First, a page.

It is a little overcast this morning as we make our way to the Baptistry in the Piazza del Duomo. The Baptistry consecrated in 1059 predates the cathedral. The building is octagonal signifying the six days of creation, the day of rest, and the rebirth of baptism.
The inside is amazing! The ceiling is filled with mosaics. In the center is Christ with his attendant angels, prophets, and apostles.
Around the dome are scenes from the Old Testament, Christ’s Passion and Redemption, and other Biblical stories.
There’s also a gruesome mosaic of what is waiting for you if you don’t lead a good life. The devil is munching on people! Imagine what this all must have looked like to the people back then many of which lived hard, colorless lives. These mosaics are amazing to us today!
After leaving the Baptistry, we head to Orsanmichele a building from 1359 that started as a place to sell grain and morphed into church when miracles were associated with it. The outside is decorated with large statutes of saints by such art luminaries as Donatello. Due to increasing damage from being left out in the elements, the original statues are inside their museum which is only open on Mondays. Yay! It’s Monday!
After a quick stop at the Duomo (which tbh is a lot more impressive on the outside than inside) we head to Santa Croce.
We would love to eat lunch first but we have not timed things quite right. A lot of restaurants do not open for lunch until 12:30 PM. It is only 11:45 AM. We decide to visit Santa Croce first but need a little sit-down first to re-energize. The benches around Piazza Santa Croce are a fine place to sit for a bit, bask in the sun, and people watch.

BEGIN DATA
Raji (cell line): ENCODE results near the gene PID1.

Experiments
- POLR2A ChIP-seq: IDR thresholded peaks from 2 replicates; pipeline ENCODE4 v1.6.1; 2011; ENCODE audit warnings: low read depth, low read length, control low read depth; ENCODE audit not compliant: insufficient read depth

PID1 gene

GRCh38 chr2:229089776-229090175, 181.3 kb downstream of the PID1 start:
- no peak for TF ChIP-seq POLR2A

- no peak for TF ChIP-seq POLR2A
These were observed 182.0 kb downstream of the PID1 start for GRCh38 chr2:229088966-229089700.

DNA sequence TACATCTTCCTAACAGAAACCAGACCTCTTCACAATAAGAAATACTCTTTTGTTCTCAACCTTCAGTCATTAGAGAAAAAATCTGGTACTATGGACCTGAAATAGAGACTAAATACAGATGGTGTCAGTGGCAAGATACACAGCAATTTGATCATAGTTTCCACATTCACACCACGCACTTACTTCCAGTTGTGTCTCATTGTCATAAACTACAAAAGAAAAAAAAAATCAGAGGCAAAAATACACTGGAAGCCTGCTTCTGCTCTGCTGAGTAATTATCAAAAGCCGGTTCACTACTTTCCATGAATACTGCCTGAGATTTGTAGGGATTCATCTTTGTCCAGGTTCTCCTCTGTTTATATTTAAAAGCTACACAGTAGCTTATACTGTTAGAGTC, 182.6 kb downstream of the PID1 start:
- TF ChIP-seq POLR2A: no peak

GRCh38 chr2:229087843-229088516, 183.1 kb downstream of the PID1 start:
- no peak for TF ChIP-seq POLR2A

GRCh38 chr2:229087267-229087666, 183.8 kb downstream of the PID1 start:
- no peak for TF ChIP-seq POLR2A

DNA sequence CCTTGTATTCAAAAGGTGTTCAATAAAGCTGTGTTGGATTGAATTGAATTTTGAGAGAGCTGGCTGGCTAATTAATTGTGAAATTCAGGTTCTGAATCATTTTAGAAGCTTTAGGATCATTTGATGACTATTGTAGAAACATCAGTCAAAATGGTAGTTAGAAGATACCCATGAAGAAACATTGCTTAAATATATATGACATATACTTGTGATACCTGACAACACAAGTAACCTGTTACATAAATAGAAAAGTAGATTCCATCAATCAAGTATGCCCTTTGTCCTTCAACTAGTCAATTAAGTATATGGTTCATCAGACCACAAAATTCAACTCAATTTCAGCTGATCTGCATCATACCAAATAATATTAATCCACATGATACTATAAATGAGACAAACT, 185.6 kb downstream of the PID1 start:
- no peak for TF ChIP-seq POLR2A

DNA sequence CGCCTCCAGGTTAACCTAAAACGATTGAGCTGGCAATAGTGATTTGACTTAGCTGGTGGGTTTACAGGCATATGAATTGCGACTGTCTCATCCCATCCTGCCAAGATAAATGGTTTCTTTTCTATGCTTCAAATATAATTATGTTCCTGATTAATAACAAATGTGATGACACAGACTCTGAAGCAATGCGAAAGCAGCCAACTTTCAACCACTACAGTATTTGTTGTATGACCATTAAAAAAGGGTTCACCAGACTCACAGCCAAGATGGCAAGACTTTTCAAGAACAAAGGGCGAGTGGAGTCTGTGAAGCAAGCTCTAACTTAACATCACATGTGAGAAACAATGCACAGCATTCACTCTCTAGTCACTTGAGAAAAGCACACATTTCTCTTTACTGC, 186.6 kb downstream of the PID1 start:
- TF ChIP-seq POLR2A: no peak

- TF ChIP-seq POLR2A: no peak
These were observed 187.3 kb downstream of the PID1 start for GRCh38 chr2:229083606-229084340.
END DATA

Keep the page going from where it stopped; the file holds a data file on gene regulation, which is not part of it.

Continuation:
Okay, crew, on your feet! Let’s do this!
Santa Croce is a very large church filled with art. The complex includes the church and museum. Unfortunately they are out of English guides, too many American visitors. In addition to the religious works, there is also a presentation about the incredible damage done by the flood of 1966. In the church the water was 5 meters high (over 16 feet!) and the church and its artwork were covered in mud and muck after the waters receded. Sadly we saw evidence of the flood, not everything could be restored.
Here are some of my favorites from Santa Croce.
By the time we are done it is around 2 PM. We stop at Trattoria Alfredo on the way back to the apartments.
We tell Sarah to go do something else if she likes. John and I are done for the day. But instead everyone just falls asleep. It has been a busy day! We have snacks for dinner down at the pub, Caffe Megara, where you can have free crostini if you buy a glass of wine or beer.